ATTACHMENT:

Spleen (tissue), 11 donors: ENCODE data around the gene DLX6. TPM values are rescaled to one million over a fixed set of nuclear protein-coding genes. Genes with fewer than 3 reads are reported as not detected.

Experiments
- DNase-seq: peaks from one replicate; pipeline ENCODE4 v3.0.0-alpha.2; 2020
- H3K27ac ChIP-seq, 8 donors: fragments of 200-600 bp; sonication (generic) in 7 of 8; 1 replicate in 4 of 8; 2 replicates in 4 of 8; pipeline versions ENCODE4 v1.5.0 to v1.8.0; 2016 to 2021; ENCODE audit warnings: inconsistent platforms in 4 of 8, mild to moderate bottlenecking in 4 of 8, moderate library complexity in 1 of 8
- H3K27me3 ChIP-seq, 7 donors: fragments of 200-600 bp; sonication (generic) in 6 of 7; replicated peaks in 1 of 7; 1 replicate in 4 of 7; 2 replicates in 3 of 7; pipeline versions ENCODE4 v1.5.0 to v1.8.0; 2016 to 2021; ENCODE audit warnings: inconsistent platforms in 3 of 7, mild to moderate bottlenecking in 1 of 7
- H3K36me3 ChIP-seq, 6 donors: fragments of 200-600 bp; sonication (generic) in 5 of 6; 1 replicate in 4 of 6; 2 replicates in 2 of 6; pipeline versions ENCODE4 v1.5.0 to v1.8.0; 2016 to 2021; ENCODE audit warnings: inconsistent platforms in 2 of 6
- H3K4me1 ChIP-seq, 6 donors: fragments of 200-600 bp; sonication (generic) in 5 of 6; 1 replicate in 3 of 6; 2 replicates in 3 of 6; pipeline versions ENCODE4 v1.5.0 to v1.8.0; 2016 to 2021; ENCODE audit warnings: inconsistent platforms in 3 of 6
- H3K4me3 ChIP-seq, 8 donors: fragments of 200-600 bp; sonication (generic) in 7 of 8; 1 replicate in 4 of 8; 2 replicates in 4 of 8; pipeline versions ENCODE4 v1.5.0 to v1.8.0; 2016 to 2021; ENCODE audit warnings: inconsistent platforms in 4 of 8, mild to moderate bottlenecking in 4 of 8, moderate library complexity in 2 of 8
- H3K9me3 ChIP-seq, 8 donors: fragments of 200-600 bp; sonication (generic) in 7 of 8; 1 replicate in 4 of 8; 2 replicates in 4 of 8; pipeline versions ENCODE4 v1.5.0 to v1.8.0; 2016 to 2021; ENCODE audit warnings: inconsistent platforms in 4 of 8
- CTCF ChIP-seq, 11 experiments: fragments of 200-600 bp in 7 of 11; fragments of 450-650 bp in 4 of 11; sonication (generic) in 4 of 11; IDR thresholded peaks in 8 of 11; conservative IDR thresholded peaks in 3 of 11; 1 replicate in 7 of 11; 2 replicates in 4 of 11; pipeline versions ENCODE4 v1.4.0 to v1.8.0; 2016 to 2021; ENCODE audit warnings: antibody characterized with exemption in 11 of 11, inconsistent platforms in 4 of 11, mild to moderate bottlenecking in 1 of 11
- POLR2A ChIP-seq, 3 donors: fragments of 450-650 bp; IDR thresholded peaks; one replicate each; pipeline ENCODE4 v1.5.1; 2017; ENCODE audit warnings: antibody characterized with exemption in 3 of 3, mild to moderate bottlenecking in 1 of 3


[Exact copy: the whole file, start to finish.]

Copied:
Spleen (tissue), 11 donors: ENCODE data around the gene DLX6. TPM values are rescaled to one million over a fixed set of nuclear protein-coding genes. Genes with fewer than 3 reads are reported as not detected.

Experiments
- DNase-seq: peaks from one replicate; pipeline ENCODE4 v3.0.0-alpha.2; 2020
- H3K27ac ChIP-seq, 8 donors: fragments of 200-600 bp; sonication (generic) in 7 of 8; 1 replicate in 4 of 8; 2 replicates in 4 of 8; pipeline versions ENCODE4 v1.5.0 to v1.8.0; 2016 to 2021; ENCODE audit warnings: inconsistent platforms in 4 of 8, mild to moderate bottlenecking in 4 of 8, moderate library complexity in 1 of 8
- H3K27me3 ChIP-seq, 7 donors: fragments of 200-600 bp; sonication (generic) in 6 of 7; replicated peaks in 1 of 7; 1 replicate in 4 of 7; 2 replicates in 3 of 7; pipeline versions ENCODE4 v1.5.0 to v1.8.0; 2016 to 2021; ENCODE audit warnings: inconsistent platforms in 3 of 7, mild to moderate bottlenecking in 1 of 7
- H3K36me3 ChIP-seq, 6 donors: fragments of 200-600 bp; sonication (generic) in 5 of 6; 1 replicate in 4 of 6; 2 replicates in 2 of 6; pipeline versions ENCODE4 v1.5.0 to v1.8.0; 2016 to 2021; ENCODE audit warnings: inconsistent platforms in 2 of 6
- H3K4me1 ChIP-seq, 6 donors: fragments of 200-600 bp; sonication (generic) in 5 of 6; 1 replicate in 3 of 6; 2 replicates in 3 of 6; pipeline versions ENCODE4 v1.5.0 to v1.8.0; 2016 to 2021; ENCODE audit warnings: inconsistent platforms in 3 of 6
- H3K4me3 ChIP-seq, 8 donors: fragments of 200-600 bp; sonication (generic) in 7 of 8; 1 replicate in 4 of 8; 2 replicates in 4 of 8; pipeline versions ENCODE4 v1.5.0 to v1.8.0; 2016 to 2021; ENCODE audit warnings: inconsistent platforms in 4 of 8, mild to moderate bottlenecking in 4 of 8, moderate library complexity in 2 of 8
- H3K9me3 ChIP-seq, 8 donors: fragments of 200-600 bp; sonication (generic) in 7 of 8; 1 replicate in 4 of 8; 2 replicates in 4 of 8; pipeline versions ENCODE4 v1.5.0 to v1.8.0; 2016 to 2021; ENCODE audit warnings: inconsistent platforms in 4 of 8
- CTCF ChIP-seq, 11 experiments: fragments of 200-600 bp in 7 of 11; fragments of 450-650 bp in 4 of 11; sonication (generic) in 4 of 11; IDR thresholded peaks in 8 of 11; conservative IDR thresholded peaks in 3 of 11; 1 replicate in 7 of 11; 2 replicates in 4 of 11; pipeline versions ENCODE4 v1.4.0 to v1.8.0; 2016 to 2021; ENCODE audit warnings: antibody characterized with exemption in 11 of 11, inconsistent platforms in 4 of 11, mild to moderate bottlenecking in 1 of 11
- POLR2A ChIP-seq, 3 donors: fragments of 450-650 bp; IDR thresholded peaks; one replicate each; pipeline ENCODE4 v1.5.1; 2017; ENCODE audit warnings: antibody characterized with exemption in 3 of 3, mild to moderate bottlenecking in 1 of 3